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Langland’s Mighty Line

Langland’s Mighty Line

This essay examines some characteristics of L’s poetic lines by comparing them with variously parallel lines in Chaucer. A first section treats closely matched lines in the two poets on the themes of poetics itself, authority, the poet’s self-consciousness, and their special genre of dream-vision, finding in Will a “tormented egotistic humility” and in Geffrey a “comic humble egotism.” Chaucer satirizes by indirection, L by derision. The lexemic density of L’s lines contrasts with Chaucer’s easy colloquialism; L’s style follows from the resources of the alliterative line and enables the surfeited busy-ness of expression characteristic of Juvenalian satire. The metrical rules requiring imbalance at the end of the alliterative line give L’s poetry a periodic, energetic, indeed tumbling quality alien to Chaucer’s poise and sense of closure, as symbolized by the couplet itself. The second section inspects the diction of indignation and vulgarity in the two poets, and L’s savagery is contrasted with Chaucer’s sly wit. Chaucer exploits churls’ terms as subtle class distinctions, where L uses them in anger, and knows Chaucer’s (Frenchy) language of courtly manners only in its earlier form from the English romances, which he parodies. Where Chaucer condescends, L rages. Finally, L’s lines are viewed against Matthew Arnold’s critique of Chaucer as lacking high seriousness. A dozen lines from PPl are proffered as exhibiting a kind of sublimity outside of Chaucer’s view, a holy simplicity: “humble lines of religious intensity.” [SAB]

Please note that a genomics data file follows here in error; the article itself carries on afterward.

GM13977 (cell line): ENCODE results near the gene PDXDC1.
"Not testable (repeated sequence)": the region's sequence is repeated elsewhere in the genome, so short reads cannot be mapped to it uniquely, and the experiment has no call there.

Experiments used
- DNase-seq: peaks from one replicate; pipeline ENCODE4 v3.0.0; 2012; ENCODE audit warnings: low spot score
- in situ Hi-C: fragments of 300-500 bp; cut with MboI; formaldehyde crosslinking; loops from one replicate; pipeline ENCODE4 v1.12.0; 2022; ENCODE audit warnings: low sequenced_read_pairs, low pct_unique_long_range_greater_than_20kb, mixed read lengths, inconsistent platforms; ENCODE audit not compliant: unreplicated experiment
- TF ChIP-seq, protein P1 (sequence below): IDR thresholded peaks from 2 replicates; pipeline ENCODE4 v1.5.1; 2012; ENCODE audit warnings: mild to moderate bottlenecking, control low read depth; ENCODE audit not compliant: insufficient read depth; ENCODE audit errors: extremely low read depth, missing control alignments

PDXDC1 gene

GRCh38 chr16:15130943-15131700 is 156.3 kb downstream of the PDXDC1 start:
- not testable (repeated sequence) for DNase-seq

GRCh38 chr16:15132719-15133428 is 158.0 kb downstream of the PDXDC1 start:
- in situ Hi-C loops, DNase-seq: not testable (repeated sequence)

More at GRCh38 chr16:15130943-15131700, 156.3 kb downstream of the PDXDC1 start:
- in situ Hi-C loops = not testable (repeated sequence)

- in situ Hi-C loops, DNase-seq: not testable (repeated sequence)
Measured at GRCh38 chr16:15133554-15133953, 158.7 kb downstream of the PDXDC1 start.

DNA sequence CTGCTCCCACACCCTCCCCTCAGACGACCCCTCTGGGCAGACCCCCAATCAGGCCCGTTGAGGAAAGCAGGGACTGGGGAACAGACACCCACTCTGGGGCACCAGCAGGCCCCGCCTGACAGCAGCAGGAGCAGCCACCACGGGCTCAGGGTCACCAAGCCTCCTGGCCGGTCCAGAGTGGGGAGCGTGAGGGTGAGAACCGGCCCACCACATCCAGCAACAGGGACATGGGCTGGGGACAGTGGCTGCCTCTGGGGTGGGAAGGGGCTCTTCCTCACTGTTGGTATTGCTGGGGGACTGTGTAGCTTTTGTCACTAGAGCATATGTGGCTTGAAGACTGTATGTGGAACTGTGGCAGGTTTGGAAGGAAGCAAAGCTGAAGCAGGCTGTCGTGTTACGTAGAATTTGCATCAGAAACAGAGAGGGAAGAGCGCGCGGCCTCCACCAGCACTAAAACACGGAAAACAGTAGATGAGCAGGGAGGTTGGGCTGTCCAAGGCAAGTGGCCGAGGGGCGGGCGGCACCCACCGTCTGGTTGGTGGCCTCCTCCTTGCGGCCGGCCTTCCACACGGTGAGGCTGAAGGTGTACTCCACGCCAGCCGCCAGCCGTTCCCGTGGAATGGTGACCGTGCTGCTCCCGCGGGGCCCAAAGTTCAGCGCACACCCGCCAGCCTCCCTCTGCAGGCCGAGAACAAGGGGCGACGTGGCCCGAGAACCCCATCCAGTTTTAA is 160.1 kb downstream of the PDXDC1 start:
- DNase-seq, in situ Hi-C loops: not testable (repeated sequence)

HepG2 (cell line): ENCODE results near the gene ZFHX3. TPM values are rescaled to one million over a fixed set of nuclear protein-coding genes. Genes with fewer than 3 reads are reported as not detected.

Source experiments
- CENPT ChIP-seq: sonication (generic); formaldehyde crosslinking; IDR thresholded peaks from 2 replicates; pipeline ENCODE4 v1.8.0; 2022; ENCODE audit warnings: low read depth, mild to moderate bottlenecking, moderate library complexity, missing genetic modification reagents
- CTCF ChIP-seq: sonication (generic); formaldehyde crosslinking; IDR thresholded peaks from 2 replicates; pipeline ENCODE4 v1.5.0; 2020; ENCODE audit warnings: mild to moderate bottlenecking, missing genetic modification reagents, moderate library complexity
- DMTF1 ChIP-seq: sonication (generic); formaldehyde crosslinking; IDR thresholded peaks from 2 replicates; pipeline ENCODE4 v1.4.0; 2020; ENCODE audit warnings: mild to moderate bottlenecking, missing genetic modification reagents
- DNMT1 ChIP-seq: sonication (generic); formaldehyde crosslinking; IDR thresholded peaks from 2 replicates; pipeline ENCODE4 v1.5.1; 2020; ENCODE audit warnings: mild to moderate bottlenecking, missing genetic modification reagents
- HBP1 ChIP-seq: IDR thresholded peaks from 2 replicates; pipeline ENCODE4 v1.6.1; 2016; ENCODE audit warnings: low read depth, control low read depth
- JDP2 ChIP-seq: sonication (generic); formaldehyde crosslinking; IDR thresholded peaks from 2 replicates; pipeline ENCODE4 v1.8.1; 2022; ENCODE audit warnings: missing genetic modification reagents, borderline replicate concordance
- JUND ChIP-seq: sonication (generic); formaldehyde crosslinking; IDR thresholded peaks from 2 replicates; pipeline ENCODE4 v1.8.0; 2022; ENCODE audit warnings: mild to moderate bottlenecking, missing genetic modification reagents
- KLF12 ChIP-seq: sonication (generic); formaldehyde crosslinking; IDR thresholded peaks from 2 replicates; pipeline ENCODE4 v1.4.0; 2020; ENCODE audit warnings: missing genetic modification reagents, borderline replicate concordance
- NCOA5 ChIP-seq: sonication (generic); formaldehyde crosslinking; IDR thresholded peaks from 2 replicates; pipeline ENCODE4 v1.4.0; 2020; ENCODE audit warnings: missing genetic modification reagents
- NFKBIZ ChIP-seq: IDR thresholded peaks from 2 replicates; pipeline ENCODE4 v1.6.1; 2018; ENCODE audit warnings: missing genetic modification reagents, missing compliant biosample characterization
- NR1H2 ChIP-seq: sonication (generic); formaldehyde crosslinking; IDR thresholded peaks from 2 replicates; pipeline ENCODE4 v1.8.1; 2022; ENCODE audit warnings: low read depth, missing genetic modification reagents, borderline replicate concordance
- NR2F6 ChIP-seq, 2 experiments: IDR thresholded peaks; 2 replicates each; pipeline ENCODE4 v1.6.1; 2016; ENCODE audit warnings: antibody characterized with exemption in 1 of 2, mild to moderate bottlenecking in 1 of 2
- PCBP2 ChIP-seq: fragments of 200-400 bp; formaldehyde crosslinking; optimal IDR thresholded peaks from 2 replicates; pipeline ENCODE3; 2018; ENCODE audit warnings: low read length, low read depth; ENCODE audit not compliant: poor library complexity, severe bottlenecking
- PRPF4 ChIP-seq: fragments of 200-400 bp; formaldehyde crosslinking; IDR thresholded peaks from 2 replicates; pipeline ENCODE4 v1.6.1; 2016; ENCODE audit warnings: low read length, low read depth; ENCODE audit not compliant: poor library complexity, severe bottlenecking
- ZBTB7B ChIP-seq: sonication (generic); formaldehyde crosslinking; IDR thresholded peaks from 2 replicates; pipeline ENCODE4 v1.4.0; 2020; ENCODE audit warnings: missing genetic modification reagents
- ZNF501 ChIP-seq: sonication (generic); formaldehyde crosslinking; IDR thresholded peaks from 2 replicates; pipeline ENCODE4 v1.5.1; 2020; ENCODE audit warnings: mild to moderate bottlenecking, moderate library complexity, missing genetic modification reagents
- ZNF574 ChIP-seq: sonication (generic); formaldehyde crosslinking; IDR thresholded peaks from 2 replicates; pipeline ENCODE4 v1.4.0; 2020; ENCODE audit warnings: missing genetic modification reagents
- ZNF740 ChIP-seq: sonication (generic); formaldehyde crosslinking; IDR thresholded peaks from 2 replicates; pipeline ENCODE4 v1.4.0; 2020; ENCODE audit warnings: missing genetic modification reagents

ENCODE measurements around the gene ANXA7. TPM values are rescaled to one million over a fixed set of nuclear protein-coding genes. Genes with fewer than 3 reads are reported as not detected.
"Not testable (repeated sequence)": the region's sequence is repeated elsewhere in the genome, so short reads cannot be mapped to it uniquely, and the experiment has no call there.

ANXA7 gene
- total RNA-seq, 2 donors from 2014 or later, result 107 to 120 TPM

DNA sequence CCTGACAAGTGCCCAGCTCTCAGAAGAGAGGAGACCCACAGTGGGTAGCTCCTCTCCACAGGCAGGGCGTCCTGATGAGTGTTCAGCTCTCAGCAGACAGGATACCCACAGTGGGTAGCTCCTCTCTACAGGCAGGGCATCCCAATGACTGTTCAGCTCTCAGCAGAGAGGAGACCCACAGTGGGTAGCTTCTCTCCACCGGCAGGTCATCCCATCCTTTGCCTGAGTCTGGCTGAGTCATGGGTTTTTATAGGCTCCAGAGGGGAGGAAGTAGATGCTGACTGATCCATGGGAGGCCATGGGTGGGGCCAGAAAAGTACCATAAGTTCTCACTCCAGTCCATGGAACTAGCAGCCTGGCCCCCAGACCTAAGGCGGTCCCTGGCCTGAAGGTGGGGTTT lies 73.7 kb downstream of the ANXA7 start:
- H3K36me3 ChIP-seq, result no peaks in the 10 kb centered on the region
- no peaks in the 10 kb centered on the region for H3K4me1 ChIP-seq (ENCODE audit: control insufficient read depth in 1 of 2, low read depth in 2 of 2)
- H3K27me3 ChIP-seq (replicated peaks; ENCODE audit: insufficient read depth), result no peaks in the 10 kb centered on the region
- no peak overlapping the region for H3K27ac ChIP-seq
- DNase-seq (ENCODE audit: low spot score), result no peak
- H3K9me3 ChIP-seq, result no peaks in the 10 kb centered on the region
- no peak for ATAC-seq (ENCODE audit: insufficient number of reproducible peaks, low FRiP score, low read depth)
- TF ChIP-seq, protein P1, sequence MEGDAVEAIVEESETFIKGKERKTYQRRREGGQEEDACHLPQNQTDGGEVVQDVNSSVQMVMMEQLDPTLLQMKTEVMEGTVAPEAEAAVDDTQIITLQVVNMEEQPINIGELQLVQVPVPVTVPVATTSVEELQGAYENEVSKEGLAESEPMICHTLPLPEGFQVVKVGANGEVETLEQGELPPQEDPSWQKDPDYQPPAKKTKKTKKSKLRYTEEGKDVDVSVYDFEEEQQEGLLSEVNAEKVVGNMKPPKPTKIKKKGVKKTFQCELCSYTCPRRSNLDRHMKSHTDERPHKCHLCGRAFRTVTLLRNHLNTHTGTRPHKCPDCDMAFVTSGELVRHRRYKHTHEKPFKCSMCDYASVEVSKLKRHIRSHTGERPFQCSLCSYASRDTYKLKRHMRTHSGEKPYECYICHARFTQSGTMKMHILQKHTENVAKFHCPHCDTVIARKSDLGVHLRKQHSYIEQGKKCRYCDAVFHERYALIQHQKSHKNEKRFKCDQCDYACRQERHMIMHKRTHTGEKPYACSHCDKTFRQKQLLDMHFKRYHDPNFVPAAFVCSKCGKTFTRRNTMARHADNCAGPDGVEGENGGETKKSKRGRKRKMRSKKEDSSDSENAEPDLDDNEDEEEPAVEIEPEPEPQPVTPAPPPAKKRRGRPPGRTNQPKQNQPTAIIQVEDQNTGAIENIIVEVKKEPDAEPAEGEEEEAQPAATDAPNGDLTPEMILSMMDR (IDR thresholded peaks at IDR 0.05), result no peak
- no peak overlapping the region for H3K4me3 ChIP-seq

Hewett-Smith, Book of Essays : 103-17

Cross Reference



Barney, Stephen A